Rapid delivery start-up Zapp has said it is doubling down on London in its expansion plans.
The app plans to differentiate from rivals by focusing on the capital, instead of smaller cities, Zapp’s vice president of strategy, Steve O’Hear told CityA.M.
With a focus on a “need it, want it now,” market, the app’s approach “to place bigger bets on ‘convenience mega cities’,” he said.
“We’re investing our capital into fewer locations in a more concentrated way in markets where we think there’s a huge demand for convenience,” O’Hear explained.
London is one of the core markets where the app is honing a target market of individuals requiring “spontaneity and urgency”, O’Hear said, with around two dozen London ‘Zappstores’.
“It’s for last minute socialising, when friends and family pop round or when plans change and people need an item or over-counter medicine. That’s our sweet spot.”
Keen to not just be regarded as a delivery app for shops, Zapp has big ambitions to build its own self-reliant supply chain. Investment into this goal has included a London distribution centre in recent months, to achieve same day replenishment.
Although the pandemic further accelerated online delivery services, Zapp bosses are also clear that the app is not a flash in the pan.
“We were never really built to be a solution for lockdown, on demand convenience is all about living in the moment and having the ability to live in the moment.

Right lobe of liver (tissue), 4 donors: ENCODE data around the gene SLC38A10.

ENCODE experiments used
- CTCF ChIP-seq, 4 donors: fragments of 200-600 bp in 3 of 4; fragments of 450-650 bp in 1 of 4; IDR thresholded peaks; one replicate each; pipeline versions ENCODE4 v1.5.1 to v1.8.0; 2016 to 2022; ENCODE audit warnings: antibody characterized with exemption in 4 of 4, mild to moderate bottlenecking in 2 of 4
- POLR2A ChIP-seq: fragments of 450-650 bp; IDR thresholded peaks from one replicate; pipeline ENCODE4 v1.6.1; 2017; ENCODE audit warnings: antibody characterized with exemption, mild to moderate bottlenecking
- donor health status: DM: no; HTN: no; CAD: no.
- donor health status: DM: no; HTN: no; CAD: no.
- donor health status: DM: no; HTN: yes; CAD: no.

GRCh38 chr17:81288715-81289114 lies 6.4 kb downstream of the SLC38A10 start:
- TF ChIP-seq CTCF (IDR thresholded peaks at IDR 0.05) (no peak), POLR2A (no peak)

“Since lockdowns and restrictions eased, we have continued to grow and grow even faster. When people are back to their busier and less structured lives, [that is when] on demand convenience really has its moments.”
The on-demand grocery category has grown rapidly over the past few years, with cash now flooding into the space as investors bet on the sector’s growth. One big player, Getir, was recently valued at $11bn (£8.3bn).
“There’s been a lot of capital invested in this space and if you get the model right, with the right ingredients, it can absolutely be a huge and very profitable business,” Zapp’s O’Hear said.
A recipe for an ultra-fast success includes serving the right-use base of a ‘need it now’ market, selling products with the right margins and a hefty average basket, as well as building a self-reliant supply chain infrastructure, O’Hear said.